7 thoughts on “Touch

  1. On Saturday, I had an open mic event at the library. I wasn’t sure how it was going to go as far as participation went. There’s a halfway house near the library and the women there visit the library 2 days every week. One of the women was interested in reading at the open mic and she and some of the other women were able to get special day passes to leave the house on a Saturday.

    She was so nervous about reading her poetry, which was really emotional and personal. So before she went on, I gave her a hug. I hugged her at the end of the event, too. I’m not a person who usually touches patrons. I think I’ve hugged one other patron before, high school girl who was a regular and upset by what another library employee said to her. I saw high school self in her, so I offered her a hug and she accepted.

    And I think you’re right. When someone is hurting emotionally, your roles vanish. I’ve never hugged a person as a librarian, but as another human being. I honestly don’t know if my library has a “no touching” policy. I’ll have to investigate that today. But I think personal contact only crosses the line when it’s unwanted or has some sort of underlying motivation, like if you were hoping to cop a feel under the guise of comfort. I think anything with a pure motivation of empathy and compassion couldn’t be taken any other way.

    • I really like the line, “I’ve never hugged a person as a librarian, but as another human being.” Makes so much sense, but not sure how the rest of the world feels about it 😦 I’m sure that the girl you hugged is really glad that you gave her support and stability!

  2. I work in a community where people commonly greet each other with a handshake and an air kiss or hug. This is not a rural setting – it’s a city! I had to adapt to that and find that it makes a stronger connection between people. It must be tough for the germophobes, but, when I stick out my hand and someone pulls me in for a hug, I find myself smiling.
    I have given some staff members a genuine hug (in sorrow or happiness for them) and had them return the favor when I’m happy or hurting (my birthday, the death of my mother). I can’t say that I have hugged a member of the public who is hurting, but I have put my hand on their arm, as a sort of consolation.
    I did have a Reference Department head who was so tactful at this; I have seen her helping people who were having difficulty manuvering through a website by leaning over, asking them “may I put my hand on your hand?” while the hand was on the mouse and show them what to do in that way. I am SURE that those people left with a positive attitude toward the library.
    I once read a study that was conducted in a retail store that surveyed people who were leaving the store regarding their purchasing experience. Apparently, if the store clerk gave change and even brushed the hand of the customer, the level of positive experience increased dramatically. I think this can be easily transferred to a library setting.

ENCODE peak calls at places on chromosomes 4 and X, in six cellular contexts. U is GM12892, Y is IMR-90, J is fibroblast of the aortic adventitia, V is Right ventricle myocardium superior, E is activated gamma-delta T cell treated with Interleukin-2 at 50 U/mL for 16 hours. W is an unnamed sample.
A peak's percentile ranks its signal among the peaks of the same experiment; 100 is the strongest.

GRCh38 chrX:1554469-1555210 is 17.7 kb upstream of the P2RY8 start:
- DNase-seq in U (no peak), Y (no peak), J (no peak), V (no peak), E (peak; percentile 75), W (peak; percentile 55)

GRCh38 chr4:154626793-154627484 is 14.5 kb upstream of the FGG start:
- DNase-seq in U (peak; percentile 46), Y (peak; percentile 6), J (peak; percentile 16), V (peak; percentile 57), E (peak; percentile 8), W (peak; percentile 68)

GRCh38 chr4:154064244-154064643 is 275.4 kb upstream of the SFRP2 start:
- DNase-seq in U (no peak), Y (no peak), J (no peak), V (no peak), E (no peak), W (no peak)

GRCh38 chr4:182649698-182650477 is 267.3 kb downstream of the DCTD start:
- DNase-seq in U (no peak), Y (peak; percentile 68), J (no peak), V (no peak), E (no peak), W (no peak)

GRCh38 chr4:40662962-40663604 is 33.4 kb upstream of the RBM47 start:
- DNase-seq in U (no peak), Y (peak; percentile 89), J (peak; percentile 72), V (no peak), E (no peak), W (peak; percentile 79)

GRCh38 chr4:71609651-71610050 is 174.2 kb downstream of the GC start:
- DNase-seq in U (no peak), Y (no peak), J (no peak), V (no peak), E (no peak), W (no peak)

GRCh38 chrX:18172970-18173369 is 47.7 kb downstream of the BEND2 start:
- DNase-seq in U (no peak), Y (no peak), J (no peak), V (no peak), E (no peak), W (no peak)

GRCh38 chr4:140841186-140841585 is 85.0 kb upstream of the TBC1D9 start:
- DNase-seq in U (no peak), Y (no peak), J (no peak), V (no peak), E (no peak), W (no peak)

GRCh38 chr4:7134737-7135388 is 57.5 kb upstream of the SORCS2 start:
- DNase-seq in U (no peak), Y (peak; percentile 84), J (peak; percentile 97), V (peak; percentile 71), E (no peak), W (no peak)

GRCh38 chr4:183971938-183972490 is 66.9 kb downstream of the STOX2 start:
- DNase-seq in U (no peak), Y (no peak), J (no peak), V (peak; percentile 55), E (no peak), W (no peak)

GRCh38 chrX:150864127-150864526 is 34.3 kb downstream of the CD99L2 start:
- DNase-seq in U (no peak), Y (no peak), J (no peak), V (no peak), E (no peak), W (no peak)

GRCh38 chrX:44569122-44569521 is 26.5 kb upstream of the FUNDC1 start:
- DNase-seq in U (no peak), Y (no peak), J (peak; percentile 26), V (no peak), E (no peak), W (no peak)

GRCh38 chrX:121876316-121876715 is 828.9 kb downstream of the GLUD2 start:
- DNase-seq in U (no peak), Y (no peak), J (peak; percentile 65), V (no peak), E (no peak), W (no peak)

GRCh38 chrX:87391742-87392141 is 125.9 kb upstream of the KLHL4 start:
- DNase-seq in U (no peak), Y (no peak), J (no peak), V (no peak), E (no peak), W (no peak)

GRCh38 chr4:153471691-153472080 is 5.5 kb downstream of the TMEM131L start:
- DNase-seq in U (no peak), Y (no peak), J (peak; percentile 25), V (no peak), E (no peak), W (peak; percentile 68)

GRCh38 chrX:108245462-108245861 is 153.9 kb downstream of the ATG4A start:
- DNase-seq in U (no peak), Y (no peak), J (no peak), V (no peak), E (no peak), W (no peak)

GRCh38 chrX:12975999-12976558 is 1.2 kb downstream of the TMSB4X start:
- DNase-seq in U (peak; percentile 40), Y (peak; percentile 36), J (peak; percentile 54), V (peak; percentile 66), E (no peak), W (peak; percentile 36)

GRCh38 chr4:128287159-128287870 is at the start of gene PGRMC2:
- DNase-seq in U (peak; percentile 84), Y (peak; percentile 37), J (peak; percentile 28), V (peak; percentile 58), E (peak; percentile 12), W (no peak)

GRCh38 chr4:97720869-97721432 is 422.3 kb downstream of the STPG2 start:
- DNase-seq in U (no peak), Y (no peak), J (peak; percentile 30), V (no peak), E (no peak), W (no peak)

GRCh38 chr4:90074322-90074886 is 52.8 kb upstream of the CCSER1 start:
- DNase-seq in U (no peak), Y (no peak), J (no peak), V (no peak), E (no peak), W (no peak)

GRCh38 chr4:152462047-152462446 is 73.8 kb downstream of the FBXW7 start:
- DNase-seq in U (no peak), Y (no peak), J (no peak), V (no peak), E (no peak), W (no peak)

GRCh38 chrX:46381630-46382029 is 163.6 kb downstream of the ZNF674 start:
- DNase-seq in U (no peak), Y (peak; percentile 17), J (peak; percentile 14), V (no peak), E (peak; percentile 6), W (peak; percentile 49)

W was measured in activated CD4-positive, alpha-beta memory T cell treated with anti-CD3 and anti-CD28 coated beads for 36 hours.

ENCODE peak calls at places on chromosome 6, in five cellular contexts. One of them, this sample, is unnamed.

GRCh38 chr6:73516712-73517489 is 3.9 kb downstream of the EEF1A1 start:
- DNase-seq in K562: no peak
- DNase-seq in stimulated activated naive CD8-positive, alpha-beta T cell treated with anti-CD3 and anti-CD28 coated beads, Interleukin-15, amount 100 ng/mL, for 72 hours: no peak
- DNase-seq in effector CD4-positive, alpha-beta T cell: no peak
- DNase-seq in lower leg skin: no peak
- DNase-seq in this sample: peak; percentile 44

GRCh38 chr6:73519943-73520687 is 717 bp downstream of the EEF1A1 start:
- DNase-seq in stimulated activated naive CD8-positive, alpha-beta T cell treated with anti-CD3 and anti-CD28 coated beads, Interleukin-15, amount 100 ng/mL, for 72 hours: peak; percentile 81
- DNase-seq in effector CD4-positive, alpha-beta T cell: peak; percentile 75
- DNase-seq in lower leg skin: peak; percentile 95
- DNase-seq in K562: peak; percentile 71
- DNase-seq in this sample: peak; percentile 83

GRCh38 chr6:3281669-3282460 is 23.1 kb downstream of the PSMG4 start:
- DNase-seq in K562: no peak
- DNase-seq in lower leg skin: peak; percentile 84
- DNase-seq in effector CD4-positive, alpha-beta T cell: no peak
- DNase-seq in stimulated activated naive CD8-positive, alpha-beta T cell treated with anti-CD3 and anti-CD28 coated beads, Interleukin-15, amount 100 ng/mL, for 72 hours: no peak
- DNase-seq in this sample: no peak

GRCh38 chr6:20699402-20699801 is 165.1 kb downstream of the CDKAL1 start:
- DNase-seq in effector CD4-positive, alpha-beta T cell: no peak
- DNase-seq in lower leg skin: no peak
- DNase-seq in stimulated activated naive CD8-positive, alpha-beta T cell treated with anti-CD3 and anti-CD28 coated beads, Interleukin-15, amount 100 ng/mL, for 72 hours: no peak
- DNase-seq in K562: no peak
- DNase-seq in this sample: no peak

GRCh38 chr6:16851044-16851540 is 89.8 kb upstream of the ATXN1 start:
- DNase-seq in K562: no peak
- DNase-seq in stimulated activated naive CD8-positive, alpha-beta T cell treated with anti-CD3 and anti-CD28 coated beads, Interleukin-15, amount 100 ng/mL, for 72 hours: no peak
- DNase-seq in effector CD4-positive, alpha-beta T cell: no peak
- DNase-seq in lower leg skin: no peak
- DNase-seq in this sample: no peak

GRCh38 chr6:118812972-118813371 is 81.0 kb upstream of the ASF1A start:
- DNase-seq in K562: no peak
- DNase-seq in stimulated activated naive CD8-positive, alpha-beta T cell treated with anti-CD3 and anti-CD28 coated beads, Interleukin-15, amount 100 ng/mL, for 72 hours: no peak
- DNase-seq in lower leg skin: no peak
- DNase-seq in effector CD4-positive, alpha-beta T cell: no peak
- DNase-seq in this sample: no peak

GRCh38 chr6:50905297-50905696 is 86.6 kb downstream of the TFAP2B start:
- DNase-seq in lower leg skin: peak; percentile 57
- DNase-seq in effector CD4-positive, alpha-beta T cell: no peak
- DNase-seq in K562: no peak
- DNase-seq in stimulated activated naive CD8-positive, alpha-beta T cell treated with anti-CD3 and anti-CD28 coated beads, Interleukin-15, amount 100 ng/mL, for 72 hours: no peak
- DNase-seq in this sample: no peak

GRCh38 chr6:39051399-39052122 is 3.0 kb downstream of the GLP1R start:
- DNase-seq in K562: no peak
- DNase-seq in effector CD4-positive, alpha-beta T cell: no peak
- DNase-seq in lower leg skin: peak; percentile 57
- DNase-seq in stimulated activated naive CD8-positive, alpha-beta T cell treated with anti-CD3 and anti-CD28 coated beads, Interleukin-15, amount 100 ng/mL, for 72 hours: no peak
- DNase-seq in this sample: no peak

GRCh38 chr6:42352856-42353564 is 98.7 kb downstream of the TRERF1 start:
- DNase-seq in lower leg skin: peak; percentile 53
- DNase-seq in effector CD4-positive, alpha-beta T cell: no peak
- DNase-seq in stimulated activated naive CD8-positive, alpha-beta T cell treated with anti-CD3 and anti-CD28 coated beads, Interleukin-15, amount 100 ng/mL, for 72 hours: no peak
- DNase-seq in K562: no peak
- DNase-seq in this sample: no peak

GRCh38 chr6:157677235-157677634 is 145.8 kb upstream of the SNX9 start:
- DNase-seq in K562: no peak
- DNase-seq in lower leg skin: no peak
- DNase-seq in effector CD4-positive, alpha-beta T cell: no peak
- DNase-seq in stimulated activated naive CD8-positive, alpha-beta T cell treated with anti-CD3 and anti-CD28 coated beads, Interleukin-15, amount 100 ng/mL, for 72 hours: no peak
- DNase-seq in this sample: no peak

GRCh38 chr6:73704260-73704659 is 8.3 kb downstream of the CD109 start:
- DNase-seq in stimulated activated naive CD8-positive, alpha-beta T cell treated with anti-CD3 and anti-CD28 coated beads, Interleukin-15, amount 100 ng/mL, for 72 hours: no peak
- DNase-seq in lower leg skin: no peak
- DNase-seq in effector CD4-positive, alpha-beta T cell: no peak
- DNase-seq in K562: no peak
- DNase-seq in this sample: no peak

• I’ve done the ‘hand over hand’ thing when I’m teaching my computer classes. It helps give people a better feel for how to move the mouse as well as aim it. I don’t do it often since I prefer to grab the cord right where it comes out of the mouse and move it that way. (It also helps me steady them since I can hold the cord down to make sure they don’t move it when they click.)

  3. Empathy is a boon and a burden when you have to deal with the public on a daily basis. There are definitely patrons who will welcome the occasional hug or other commiserating touch, others who won’t, and that is part of knowing your patrons.

  4. As I was reading the beginning of your post, I was thinking that women have it easier with this experience. I’m not particularly huggy; but, I have hugged two patrons (oddly, both were burly biker dudes) and given a few pats on the back. But for better or worse women have the role of comforter and it is probably more welcome. I find this sad. I’m sorry you had to think and mull over and then decide not to, when your impulse was motivated by compassion.

  5. Great post, Andy, and is extremely sad. Library staff work with people who can be highly stressful and also emotional – as you pointed out – and people that work in this profession naturally, I think, have an inclination to help others. The urge to offer solace and to heal through touch is there, but we cannot do this. The people commenting above have done this and it most likely helped the individuals that they were consoling, but a male doing this is unheard of. I know it is not the same but have you thought about writing that patron a letter stating how you feel and to let them know you are there if they need any support? I feel that this is probably crossing different lines, but maybe it’s doable?